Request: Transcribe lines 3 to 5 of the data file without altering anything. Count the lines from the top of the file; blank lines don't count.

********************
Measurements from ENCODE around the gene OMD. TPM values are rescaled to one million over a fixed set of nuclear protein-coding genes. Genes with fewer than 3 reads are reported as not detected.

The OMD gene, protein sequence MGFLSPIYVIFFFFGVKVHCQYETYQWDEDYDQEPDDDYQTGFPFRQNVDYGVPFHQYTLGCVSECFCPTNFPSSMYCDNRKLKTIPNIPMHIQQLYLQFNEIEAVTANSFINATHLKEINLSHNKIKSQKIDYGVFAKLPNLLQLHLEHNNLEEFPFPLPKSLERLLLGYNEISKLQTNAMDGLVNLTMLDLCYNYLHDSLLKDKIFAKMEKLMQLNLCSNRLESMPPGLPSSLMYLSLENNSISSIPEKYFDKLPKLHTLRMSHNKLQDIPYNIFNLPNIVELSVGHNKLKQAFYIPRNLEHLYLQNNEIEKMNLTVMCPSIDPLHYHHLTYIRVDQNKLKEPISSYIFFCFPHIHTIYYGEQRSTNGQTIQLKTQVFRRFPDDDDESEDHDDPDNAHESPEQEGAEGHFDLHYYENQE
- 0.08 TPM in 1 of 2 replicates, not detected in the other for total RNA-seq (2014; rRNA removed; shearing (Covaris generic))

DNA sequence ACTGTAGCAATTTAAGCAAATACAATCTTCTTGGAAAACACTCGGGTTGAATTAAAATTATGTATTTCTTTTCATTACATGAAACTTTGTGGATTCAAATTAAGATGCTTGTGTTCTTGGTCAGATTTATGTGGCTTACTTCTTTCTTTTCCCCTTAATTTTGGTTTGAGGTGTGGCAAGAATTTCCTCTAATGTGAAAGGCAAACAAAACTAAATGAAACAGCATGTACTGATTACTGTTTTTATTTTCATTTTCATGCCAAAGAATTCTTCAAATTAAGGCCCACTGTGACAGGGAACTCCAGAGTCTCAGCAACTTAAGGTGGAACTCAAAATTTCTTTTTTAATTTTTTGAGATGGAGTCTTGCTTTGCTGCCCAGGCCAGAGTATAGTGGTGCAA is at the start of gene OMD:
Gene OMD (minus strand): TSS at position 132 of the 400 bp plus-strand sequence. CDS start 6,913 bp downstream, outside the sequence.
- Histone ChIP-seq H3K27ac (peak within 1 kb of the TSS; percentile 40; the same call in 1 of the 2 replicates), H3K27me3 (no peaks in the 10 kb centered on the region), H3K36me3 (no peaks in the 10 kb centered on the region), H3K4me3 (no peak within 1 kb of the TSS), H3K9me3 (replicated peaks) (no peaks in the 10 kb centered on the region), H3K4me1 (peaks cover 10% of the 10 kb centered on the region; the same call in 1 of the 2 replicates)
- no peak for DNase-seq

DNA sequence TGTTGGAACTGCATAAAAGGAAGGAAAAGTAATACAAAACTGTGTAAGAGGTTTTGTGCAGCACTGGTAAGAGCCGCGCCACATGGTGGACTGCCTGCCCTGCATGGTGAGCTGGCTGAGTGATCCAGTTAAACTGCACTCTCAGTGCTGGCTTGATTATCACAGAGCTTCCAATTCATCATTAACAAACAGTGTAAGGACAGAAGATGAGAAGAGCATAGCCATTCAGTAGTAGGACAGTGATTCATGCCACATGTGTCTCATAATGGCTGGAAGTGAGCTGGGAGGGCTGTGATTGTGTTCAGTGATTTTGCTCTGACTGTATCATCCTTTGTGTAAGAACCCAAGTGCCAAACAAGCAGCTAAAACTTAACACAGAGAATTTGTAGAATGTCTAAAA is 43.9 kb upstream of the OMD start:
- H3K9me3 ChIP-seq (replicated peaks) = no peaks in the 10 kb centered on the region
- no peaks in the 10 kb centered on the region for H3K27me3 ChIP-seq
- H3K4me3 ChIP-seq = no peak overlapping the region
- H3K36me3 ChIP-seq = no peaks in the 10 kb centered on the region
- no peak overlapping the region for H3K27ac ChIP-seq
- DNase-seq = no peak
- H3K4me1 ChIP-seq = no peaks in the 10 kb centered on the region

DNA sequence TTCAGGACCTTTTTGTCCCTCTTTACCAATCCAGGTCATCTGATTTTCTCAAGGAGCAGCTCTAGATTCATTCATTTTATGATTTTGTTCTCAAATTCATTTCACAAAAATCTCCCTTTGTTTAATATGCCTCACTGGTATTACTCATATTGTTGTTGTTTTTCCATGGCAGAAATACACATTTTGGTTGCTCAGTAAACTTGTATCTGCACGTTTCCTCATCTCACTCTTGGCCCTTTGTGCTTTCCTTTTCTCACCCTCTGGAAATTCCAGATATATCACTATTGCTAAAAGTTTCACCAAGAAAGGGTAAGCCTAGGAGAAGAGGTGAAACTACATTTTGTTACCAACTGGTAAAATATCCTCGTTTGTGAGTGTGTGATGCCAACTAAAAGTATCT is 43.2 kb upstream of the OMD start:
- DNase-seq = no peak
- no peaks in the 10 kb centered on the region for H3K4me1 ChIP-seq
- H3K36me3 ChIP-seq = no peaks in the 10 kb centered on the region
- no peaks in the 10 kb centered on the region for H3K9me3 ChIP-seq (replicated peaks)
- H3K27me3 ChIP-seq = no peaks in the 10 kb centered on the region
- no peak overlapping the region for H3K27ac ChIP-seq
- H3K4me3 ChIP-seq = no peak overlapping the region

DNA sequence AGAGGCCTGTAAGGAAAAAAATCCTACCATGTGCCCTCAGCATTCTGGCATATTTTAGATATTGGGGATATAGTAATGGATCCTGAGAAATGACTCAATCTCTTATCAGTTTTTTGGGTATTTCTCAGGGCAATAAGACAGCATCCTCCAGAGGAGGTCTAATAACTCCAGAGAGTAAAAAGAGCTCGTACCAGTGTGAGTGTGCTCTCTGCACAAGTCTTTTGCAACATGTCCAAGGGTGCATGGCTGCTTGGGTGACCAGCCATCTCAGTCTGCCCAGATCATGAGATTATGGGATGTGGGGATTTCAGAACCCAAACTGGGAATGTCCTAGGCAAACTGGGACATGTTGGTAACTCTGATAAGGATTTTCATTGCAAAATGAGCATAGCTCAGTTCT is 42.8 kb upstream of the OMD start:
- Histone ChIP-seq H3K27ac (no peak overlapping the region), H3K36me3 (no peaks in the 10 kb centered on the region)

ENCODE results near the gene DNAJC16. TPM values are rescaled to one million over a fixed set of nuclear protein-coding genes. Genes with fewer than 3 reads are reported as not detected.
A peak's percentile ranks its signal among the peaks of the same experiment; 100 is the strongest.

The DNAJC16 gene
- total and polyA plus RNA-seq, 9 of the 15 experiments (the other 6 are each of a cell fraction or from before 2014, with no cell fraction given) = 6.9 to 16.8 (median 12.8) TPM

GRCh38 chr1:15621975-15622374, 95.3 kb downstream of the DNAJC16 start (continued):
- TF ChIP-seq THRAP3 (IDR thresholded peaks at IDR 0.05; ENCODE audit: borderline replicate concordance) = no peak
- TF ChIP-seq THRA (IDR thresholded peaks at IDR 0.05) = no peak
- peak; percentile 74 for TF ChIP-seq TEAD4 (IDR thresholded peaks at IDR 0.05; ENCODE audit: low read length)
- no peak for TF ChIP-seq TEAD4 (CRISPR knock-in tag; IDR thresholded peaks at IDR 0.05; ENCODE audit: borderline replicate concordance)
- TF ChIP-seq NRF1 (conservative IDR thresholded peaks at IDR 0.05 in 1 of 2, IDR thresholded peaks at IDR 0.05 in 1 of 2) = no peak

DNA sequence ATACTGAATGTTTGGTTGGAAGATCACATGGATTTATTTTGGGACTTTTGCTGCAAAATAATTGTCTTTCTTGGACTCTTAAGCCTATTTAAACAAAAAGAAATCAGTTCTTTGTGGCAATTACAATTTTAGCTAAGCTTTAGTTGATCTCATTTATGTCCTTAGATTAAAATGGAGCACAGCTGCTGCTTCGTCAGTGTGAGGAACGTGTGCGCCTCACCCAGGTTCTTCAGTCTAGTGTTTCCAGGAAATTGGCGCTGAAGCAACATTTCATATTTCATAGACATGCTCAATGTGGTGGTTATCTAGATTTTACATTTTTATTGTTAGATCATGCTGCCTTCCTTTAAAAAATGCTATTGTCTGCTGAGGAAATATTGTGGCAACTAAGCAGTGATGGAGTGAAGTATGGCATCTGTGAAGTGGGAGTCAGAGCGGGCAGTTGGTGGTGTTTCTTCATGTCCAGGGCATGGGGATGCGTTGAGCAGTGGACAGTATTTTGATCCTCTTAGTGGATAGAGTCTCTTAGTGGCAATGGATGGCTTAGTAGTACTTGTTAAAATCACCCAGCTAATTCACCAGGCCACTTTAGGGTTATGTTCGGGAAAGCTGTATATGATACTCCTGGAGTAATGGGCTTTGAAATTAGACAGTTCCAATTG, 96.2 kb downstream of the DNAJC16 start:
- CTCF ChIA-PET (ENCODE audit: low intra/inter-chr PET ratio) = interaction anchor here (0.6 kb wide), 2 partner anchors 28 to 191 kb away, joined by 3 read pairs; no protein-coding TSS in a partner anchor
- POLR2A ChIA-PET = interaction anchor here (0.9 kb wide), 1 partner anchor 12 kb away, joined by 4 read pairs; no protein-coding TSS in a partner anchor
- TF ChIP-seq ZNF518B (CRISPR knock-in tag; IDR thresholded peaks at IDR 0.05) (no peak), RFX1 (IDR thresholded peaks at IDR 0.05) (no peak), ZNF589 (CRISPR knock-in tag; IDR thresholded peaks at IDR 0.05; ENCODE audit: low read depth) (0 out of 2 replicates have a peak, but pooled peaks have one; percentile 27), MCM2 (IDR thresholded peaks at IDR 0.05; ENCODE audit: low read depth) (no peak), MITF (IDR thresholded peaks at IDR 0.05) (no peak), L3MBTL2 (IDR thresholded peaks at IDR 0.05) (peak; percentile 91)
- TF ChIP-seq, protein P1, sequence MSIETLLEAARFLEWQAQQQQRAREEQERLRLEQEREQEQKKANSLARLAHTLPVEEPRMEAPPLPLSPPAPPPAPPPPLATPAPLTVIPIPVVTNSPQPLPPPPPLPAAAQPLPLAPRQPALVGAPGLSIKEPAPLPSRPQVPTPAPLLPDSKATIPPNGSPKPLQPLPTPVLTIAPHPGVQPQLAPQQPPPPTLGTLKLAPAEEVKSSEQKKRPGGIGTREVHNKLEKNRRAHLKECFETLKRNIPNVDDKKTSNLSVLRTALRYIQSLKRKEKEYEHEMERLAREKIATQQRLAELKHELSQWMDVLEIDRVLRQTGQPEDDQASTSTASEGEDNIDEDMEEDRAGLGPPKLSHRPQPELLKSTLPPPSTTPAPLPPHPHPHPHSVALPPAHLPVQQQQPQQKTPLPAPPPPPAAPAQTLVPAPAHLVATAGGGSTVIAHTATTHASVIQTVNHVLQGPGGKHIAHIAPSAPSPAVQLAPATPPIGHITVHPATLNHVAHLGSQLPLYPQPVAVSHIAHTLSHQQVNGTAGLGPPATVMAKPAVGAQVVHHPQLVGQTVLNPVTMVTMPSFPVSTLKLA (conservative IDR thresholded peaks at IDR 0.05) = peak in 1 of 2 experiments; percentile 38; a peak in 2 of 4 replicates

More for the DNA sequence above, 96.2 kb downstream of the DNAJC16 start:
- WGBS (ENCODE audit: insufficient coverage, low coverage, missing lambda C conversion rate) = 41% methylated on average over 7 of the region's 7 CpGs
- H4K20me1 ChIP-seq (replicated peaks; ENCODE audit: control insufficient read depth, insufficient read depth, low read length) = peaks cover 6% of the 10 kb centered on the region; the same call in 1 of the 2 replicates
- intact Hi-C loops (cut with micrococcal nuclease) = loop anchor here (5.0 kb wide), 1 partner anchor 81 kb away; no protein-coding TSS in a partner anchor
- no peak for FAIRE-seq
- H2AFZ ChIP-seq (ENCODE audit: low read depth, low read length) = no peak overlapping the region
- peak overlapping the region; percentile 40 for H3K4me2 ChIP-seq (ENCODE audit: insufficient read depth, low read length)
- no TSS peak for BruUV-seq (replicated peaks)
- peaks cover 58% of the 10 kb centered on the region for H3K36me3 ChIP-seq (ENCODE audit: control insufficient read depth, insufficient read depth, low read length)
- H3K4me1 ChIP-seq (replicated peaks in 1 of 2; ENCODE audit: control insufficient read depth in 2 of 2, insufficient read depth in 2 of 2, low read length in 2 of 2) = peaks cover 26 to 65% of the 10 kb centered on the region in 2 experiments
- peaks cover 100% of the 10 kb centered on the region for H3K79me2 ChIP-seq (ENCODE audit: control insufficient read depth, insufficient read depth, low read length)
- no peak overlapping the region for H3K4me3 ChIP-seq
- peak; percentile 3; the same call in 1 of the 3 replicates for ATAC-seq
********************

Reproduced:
- 0.08 TPM in 1 of 2 replicates, not detected in the other for total RNA-seq (2014; rRNA removed; shearing (Covaris generic))

DNA sequence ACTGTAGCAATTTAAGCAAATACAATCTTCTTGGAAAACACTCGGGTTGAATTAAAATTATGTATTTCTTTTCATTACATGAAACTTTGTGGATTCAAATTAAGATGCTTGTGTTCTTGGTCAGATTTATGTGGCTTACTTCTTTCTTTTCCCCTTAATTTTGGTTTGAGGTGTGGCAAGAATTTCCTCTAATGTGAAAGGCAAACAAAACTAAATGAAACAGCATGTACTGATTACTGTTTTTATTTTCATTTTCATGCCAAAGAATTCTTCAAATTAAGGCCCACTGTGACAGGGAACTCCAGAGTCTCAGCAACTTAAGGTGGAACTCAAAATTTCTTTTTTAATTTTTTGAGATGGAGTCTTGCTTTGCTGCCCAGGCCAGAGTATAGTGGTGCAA is at the start of gene OMD:
Gene OMD (minus strand): TSS at position 132 of the 400 bp plus-strand sequence. CDS start 6,913 bp downstream, outside the sequence.